Latex is a compound often used in the construction. In the past, the satisfactory results of latex paints in the field of wood protection against biotic factors, weathering and fire were recorded (Hao and Chow 2003). The influence of latex paint on the air permeability results enables its possible wider application. Commonly used latex paints combine latex with other additives for paint modification. The latex paint only is rather used as an external and protective topcoat. In the case of latex paint application on the raw OSB, it would be necessary to consider an application of other building materials contained in the wall structure and their adhesion to latex paint. On the contrary, the penetration is used as the first penetrating layer, which prepares the underlying material for the application of other layers. Based on the results, it can be concluded that each producer of penetration type coatings uses different process during production. The main difference between penetration 1 and 2a is the water content. Penetration 2a contains lower portion of dry matter and is characterized by lower viscosity. When applied on raw wood, for example, this difference would signify a different depth of penetration. Rijckaert et al. (2001) measured the deeper penetration of the modified penetration coating with the lower content of dry matter. Anyway, from the point of view of air permeability, it is more convenient to use penetration with the higher content of filling agents. Regarding the interaction with other materials in the construction, the penetration is very compatible with other coatings and compounds. The penetration is often used for the filling of pits and surface preparation, but also for the protection against biotic factors (Ozgenc et al. 2012). In this study, one of the used penetrations was the water dispersion of styrene-acrylate copolymer (paint No. 7), which is available on the market at an affordable price. More than 66 % decrease in air permeability after its application is a very optimistic result, which can be the starting point for the use of penetration to decrease air permeability. However, the weathering of paints and subsequent degradation of their properties have to be considered as well. Application of topcoat is supposed to be done subsequently after the surface preparation using penetration, but often happens that the time period between the application of penetration and topcoat is longer, and the penetrated surface is exposed to weathering, which has negative effect on the properties of the topcoat (Barra and Valcarel 1989). Application of paint layer on the penetrated surface exposed to weathering is followed by the decrease in coating adhesion caused by the loss of surface tension of penetration layer (White 1984). This effect can have the negative influence on the air permeability due to the loss of tension of penetration, which fills the cavities formed on the board surface. Williams et al. (2008) studied the possibilities of preventing the properties of weathered penetration coating using the surface pretreatment before application of topcoat. All the samples used in the study of Williams et al. (2008) showed deterioration in properties to a greater or lesser extent. When applying penetration, it needs to remember that the longer exposure of penetrated material without topcoat to weathering has a negative effect on final properties of applied topcoat.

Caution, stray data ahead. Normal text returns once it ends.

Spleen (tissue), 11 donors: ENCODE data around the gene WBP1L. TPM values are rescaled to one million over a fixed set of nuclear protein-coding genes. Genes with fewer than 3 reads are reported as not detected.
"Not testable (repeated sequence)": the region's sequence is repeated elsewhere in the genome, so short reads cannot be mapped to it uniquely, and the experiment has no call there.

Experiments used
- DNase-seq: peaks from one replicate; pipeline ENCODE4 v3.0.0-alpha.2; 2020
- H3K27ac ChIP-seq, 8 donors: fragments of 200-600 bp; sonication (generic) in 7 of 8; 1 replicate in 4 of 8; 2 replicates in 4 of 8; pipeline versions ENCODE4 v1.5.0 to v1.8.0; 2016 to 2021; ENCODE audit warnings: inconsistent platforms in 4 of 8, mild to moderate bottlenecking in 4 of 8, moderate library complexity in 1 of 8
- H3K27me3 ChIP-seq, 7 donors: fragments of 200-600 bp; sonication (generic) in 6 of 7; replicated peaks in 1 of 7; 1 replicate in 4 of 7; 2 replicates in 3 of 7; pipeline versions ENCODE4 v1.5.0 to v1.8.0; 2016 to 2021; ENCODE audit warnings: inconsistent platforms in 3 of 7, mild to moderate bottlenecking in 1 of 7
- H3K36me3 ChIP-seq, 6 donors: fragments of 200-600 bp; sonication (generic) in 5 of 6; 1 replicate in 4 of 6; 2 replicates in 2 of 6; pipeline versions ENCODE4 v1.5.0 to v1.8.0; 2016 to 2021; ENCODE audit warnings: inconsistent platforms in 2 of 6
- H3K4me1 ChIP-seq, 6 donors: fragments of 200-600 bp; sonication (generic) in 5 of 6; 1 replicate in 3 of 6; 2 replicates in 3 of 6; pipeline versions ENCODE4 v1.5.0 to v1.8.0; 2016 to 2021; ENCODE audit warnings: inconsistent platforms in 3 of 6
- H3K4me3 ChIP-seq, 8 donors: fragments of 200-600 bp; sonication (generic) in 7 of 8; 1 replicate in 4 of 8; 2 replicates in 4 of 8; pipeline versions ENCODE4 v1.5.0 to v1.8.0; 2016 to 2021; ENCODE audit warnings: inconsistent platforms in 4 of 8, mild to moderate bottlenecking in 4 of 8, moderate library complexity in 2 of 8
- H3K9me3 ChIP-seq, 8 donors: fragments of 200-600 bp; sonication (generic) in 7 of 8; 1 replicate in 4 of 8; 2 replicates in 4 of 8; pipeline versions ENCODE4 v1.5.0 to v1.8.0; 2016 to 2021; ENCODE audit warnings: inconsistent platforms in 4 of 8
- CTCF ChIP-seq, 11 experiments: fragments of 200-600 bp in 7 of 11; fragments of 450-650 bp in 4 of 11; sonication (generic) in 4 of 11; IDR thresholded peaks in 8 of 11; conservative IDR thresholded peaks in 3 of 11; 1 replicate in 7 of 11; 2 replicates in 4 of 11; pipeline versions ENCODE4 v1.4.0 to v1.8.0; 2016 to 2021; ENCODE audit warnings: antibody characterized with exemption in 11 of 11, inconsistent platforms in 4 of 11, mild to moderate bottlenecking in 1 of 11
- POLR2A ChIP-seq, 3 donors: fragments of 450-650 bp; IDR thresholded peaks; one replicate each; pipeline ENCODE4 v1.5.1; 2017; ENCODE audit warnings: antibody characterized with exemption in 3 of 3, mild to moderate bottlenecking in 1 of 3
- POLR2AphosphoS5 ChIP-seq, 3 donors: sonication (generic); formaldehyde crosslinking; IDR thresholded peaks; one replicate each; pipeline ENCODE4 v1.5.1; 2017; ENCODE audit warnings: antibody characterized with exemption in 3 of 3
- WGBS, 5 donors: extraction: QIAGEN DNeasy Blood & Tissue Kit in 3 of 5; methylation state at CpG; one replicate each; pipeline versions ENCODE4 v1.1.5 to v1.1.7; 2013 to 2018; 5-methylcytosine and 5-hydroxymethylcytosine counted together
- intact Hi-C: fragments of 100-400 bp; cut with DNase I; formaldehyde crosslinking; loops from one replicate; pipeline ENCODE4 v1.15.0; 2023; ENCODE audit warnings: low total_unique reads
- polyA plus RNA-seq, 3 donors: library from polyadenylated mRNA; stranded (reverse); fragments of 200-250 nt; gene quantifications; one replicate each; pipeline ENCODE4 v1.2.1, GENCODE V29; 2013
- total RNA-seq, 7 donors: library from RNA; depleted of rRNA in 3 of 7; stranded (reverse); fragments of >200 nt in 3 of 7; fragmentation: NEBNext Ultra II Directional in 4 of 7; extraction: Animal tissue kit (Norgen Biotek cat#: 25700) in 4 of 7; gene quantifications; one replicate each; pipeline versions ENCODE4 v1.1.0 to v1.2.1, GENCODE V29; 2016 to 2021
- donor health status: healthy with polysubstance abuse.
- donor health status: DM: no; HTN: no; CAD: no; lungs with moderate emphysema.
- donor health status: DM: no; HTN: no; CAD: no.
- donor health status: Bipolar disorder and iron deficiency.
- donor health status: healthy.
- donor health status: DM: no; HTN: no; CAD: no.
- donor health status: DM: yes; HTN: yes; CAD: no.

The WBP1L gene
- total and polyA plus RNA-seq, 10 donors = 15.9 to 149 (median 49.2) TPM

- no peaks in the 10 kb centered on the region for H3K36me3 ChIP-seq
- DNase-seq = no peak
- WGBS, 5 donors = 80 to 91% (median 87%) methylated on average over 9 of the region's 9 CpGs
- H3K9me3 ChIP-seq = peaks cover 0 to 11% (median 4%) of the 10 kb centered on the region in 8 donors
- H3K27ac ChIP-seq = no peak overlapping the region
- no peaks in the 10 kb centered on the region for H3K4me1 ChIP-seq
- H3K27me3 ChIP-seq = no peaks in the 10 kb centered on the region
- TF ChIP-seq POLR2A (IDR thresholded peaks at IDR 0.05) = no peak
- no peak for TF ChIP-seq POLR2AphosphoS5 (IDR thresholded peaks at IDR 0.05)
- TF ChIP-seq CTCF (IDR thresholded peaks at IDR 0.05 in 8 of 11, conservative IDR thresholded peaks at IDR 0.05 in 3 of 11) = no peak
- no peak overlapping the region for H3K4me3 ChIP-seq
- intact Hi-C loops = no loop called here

Considering the improvement of air permeability of building materials, there are two ways of approach, either to use the OSB of higher quality and price or the lower-cost variant of the board with subsequent application of paints. Similar properties are reached, with different acquisition costs. However, when applying topcoat to improve properties of the boards, the degradation of applied paint layers exposed to weathering has to be considered. The decrease of air permeability of OSB used for low-cost constructions by application of inexpensive paints enabling the subsequent application of other building materials, mostly PUR foam, could significantly the improvement of the insulating properties of the wall structure and contribute to the development of low-cost passive building concept. More options in better board properties are opened by using different raw material or different paints that results in better mechanical and physical properties of oriented strand board (Pecho et al. 2004, Garay and Henriquez 2010).

Conclusions

Based on the conducted tests and obtained results, the air permeability of OSB can be decreased by paint application. In order to reduce acquisition costs, available and inexpensive paint materials were tested in this study.

The latex paint had the greatest influence on the air permeability (78,6 % decrease), the penetration No. 1, commonly known as 2820A, produced the second best result (66,4 % decrease). In the case of penetration 2, the change in air permeability of painted boards was related to change of fillers content. From this perspective it seems that air permeability could be adjusted by adding filling agents. But further investigation has to be done in this field.

Application of paint to decrease air permeability can significantly improve insulating properties of boards of lower quality and acquisition costs compared to use of more expensive boards of higher quality.

The air permeability of OSB can be by means of paint application decreased to the level of air permeability of thicker boards with better production parameters while maintaining minimal costs.

Acknowledgements

The authors are very grateful for the financial support of the Grant Agency of Faculty of Forestry and Wood Sciences, Project No. B_04_17: Advanced methods for modification of the physical and mechanical properties of particle boards.

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Received: November 10, 2017; Accepted: July 28, 2018

Corresponding author: hodousek@fld.czu.cz